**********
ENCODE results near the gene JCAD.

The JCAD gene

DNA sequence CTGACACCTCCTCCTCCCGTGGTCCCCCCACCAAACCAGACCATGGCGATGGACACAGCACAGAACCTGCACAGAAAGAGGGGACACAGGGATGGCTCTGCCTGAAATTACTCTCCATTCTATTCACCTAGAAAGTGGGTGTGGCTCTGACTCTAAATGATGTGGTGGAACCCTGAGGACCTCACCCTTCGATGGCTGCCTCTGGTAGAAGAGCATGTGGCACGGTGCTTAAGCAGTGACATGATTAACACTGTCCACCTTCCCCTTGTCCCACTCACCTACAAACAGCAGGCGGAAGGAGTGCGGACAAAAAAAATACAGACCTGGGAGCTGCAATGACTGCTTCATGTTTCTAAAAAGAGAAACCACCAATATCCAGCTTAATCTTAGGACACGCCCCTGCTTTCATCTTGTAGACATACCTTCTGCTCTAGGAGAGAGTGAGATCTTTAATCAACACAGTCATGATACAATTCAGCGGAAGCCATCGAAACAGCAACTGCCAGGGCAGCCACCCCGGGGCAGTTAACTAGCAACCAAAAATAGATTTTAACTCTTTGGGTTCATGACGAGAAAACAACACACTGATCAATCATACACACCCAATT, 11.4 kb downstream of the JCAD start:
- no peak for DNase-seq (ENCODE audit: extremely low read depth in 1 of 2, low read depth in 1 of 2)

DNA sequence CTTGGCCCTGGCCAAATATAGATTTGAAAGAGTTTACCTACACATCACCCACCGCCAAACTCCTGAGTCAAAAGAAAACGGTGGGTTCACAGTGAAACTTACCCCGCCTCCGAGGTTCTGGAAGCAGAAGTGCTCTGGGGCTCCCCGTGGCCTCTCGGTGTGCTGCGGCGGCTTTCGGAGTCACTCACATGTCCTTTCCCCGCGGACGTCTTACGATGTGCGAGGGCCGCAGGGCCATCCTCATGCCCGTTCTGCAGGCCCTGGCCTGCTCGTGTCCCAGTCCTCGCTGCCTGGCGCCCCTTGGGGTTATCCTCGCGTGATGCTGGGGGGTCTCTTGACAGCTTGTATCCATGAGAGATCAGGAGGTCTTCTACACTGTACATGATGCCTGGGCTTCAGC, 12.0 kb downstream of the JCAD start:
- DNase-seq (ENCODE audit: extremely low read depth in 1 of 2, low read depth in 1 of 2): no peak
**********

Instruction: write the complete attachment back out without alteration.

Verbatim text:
ENCODE results near the gene JCAD.

The JCAD gene

DNA sequence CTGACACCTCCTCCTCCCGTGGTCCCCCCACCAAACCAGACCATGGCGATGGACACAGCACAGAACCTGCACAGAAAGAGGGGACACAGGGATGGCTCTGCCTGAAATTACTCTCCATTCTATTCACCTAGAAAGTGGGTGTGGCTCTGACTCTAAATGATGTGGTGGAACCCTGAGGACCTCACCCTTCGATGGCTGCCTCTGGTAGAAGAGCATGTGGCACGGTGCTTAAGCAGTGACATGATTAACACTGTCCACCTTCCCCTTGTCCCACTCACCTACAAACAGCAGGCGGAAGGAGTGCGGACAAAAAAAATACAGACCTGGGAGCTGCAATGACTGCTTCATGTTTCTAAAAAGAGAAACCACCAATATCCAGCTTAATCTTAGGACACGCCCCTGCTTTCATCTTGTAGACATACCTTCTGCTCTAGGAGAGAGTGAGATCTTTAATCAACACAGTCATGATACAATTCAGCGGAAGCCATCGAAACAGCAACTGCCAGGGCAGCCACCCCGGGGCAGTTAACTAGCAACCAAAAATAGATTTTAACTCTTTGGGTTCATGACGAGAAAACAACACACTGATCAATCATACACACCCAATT, 11.4 kb downstream of the JCAD start:
- no peak for DNase-seq (ENCODE audit: extremely low read depth in 1 of 2, low read depth in 1 of 2)

DNA sequence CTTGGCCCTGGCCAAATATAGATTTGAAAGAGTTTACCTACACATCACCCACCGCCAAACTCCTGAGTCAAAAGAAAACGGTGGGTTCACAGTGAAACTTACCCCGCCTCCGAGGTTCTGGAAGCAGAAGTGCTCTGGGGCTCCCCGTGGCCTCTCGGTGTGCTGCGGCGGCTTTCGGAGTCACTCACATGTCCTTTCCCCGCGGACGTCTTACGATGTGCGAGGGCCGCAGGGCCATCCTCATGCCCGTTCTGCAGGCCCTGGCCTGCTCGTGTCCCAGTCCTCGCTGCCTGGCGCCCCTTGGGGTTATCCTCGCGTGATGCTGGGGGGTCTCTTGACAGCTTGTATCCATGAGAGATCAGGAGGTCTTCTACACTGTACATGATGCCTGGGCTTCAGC, 12.0 kb downstream of the JCAD start:
- DNase-seq (ENCODE audit: extremely low read depth in 1 of 2, low read depth in 1 of 2): no peak